Believers in astrology think that humans are currently affected by the movements of the sun, the moon, and the stars, and that our future is shaped by the relative positioning of the sun, moon, and stars on the day we are born. Given what we know about the causes of human behavior and the development of personality traits and characteristics, the author concludes that the reason that horoscopes remain popular today is simple: people like them. 

Study of 20,000 Finds an Income Advantage for Those Judged to Be Very Unattractive, Alex Fradera, BPS Research Digest, 2018
In typical studies about income and attractiveness, there is often a beauty premium and an ugliness penalty. However, reporting on a longitudinal study, attractiveness ratings were compared to gross earnings, and for participants who were rated as “very unattractive” at age 20, these individuals were earning significantly more than participants who were judged as more attractive.  Given this finding, at best, the researchers are only speculating as to what this unexpected result means. 

How Democracy Can Survive Big Data, Colin Koopman, The New York Times, 2018
When signing up for any web site, service, or product, the vast majority of users quickly skip past the End User License Agreement (EULA).  However, a company called Cambridge Analytica claimed to have as many as 5,000 pieces of data (“data points”) on 230 million Americans. What may have started as the testing of schoolchildren in the early 1900s has developed into powerful personality and predictive research that might be being used today to help “shape” the outcome of national elections.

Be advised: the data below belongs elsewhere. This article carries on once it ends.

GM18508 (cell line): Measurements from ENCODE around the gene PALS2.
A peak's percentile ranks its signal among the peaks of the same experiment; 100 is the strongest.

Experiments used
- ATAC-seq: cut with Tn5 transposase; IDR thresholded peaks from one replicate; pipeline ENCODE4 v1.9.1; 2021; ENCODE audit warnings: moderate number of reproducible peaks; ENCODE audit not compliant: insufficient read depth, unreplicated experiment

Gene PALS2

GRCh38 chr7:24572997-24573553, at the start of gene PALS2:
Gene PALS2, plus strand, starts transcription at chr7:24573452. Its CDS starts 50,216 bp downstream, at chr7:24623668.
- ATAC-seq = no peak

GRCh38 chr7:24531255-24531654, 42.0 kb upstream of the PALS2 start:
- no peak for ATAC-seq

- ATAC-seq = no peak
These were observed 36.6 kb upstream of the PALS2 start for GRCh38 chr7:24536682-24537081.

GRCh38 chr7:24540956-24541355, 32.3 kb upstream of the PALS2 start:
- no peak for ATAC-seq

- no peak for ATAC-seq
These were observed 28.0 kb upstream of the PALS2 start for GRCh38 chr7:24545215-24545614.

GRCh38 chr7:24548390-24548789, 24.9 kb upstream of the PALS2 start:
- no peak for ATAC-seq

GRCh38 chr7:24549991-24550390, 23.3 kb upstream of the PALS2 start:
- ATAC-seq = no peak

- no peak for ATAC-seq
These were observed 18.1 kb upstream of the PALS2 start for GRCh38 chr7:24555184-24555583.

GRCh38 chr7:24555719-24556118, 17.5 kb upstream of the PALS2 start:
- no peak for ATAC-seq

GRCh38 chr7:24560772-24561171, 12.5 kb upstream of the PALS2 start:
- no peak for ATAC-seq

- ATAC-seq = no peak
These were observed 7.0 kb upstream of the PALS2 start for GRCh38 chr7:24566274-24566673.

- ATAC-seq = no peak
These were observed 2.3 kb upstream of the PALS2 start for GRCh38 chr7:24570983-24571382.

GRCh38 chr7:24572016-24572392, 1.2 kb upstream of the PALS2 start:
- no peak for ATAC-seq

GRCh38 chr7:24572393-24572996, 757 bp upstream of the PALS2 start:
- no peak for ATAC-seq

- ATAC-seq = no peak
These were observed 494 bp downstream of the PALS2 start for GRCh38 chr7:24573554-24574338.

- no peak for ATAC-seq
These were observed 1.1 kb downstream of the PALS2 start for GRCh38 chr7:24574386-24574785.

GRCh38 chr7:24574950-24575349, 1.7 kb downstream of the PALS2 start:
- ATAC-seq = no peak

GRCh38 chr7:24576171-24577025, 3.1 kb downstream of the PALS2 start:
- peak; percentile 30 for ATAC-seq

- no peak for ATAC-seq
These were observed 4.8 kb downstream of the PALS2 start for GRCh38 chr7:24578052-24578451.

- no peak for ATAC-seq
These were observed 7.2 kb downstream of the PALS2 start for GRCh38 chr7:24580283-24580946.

Unit 9: Social Processes

The Third Wheel: The Impact of Twitter Use on Relationship Infidelity and Divorce, Russell B. Clayton, Cyberpsychology, Behavior, and Social Networking, 2014
In this empirical research, active Twitter users led to increased Twitter-related conflict for romantic partners, which were in turn related to infidelity, breakup, and divorce. The negative effects of Twitter-related conflict occurred for couples who had been in short- and longer-term relationships. 

Rethinking One of Psychology’s Most Infamous Experiments, Cari Romm, The Atlantic, 2015
Researchers are currently exploring archival material from the 1960s regarding Milgram’s famous obedience to authority studies.  Although the studies make for good theater and these themes appear in popular culture, there remain questions about Milgram’s methods and the veracity of his research findings.

Are People More Disturbed by Dog or Human Suffering? Jack Levin, Arnold Arluke, and Leslie Irvine, Society & Animals, 2017